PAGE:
Victoria's Agriculture Minister Mary-Anne Thomas has sought to allay farmer fears over the opening up of Crown land leases to camping.
Last week, the government announced it was investigating up to 27 possible camping sites - new regulations are set to come into effect on September 1.
The plan drew receive extensive backlash from farmers and sparked a protest at Parliament House earlier this year, with landowners expressing concerns ranging from biosecurity to insurance.
Ms Thomas told a Rural Press Club of Victoria webinar AgVic had advised her any threats to biosecurity, from riverfront camping, were "extremely minimal".
"If farmers have concerns about the behaviour of people camping on Crown land, they need to raise them with the authorities," Ms Thomas said.
Farmers could report concerns through the Victorian Fisheries Authority's 13FISH hotline.
Fines of up to $1500 could be handed out to offenders, doing the wrong thing.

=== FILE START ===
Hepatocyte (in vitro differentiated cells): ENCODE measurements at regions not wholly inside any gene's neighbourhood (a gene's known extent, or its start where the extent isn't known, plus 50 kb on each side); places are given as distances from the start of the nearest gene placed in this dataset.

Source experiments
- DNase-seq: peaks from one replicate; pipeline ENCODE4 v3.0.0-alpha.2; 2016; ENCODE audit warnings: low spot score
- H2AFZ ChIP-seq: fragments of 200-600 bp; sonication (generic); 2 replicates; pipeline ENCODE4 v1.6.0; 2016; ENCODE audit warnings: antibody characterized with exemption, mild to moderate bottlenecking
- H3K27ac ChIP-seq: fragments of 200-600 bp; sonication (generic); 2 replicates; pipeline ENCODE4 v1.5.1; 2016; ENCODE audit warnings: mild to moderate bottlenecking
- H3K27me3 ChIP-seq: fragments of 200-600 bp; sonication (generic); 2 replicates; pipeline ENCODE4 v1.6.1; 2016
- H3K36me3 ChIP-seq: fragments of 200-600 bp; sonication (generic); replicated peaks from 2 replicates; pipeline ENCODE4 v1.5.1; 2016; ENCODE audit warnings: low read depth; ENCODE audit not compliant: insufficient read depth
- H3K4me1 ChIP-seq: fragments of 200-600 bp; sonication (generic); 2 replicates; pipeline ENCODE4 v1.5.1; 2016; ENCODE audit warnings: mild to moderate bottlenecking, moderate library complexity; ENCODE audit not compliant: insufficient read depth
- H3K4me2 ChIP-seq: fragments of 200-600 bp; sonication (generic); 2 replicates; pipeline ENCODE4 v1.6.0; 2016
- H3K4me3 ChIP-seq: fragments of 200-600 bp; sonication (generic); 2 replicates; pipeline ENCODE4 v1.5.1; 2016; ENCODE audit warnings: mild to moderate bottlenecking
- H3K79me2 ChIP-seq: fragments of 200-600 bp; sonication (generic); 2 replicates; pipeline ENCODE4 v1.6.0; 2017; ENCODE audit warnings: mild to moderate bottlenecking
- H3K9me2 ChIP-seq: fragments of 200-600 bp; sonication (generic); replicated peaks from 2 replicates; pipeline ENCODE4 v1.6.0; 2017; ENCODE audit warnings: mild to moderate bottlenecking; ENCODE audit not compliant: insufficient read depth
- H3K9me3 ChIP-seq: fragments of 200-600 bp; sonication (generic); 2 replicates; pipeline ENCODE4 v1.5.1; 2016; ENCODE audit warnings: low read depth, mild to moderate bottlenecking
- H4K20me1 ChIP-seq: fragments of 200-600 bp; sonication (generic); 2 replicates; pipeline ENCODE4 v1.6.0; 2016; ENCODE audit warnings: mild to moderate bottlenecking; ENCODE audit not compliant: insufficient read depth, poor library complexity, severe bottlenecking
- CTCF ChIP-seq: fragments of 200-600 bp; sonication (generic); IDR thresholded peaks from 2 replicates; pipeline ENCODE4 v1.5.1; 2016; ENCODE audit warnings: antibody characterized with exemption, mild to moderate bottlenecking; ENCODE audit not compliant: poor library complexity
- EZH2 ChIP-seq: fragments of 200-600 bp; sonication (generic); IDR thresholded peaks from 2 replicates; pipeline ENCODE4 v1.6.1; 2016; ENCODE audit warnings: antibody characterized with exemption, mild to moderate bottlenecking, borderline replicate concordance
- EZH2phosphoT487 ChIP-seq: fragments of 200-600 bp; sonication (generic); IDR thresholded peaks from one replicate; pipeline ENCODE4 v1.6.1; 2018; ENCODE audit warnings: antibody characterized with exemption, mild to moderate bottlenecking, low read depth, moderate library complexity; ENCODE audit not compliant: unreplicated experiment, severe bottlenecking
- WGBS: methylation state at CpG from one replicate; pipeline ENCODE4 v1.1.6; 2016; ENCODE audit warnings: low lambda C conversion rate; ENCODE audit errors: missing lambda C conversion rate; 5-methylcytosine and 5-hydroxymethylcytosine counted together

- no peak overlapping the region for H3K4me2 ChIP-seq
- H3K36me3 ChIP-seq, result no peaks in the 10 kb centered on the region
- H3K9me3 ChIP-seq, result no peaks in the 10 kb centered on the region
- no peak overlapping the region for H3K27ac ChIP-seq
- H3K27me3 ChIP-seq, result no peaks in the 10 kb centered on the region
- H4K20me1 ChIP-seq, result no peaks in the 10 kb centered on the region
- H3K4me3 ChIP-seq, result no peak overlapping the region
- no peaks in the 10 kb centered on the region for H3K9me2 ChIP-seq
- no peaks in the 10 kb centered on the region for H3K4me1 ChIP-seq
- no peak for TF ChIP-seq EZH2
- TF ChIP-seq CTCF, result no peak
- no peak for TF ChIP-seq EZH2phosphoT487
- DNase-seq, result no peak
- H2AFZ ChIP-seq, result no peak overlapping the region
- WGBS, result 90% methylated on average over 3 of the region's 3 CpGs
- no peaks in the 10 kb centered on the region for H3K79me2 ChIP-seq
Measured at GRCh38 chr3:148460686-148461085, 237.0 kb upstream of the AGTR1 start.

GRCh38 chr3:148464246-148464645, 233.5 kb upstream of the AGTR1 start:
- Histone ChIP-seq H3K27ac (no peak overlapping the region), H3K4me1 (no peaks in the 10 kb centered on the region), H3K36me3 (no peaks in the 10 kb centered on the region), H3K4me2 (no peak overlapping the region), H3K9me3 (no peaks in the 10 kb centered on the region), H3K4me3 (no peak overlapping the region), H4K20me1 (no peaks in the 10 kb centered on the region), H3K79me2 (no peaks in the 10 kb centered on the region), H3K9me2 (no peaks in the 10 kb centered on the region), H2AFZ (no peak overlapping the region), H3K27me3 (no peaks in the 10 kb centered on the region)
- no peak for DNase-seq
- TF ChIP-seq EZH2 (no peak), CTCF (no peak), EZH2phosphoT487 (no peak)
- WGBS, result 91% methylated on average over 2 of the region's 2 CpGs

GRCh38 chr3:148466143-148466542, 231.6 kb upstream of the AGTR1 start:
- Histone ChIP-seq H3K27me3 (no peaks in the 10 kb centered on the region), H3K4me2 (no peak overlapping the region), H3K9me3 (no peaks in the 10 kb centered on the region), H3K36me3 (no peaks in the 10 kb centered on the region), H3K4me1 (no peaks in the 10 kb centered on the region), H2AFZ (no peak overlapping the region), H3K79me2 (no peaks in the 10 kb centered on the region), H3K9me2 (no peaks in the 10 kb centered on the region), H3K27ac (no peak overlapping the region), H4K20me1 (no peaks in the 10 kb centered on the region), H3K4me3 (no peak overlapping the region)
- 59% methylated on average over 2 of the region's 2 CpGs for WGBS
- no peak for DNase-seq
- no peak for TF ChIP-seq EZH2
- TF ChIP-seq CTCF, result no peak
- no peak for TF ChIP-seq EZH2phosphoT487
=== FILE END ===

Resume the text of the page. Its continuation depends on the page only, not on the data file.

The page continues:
"Anyone that has a concern about the behaviour, or any issues with campers, can call that number, which will allow access to authorised officers," Ms Thomas said.
"But of course, the police can always be called at any time.
"Campers will be expected to behave appropriately, and the regulations will outline that."
Ms Thomas said Crown river frontages had always been accessible to the public.
"The thing that's changing here is that ability to camp overnight, this was an election commitment, made before the 2018 election."
She said the legislation, permitting camping, was supported by all parties, in the Parliament.
"Now we are working on the regulations, to deliver this commitment," Ms Thomas said.
"I have been very pleased to work closely, with a range of stakeholders, I've talked regularly with the Victorian Famers Federation and met farmers on the ground.
"I know our announcement was very well received and I am sure when we announce the areas were camping can take place, and the regulations that go with it, will also be very well received."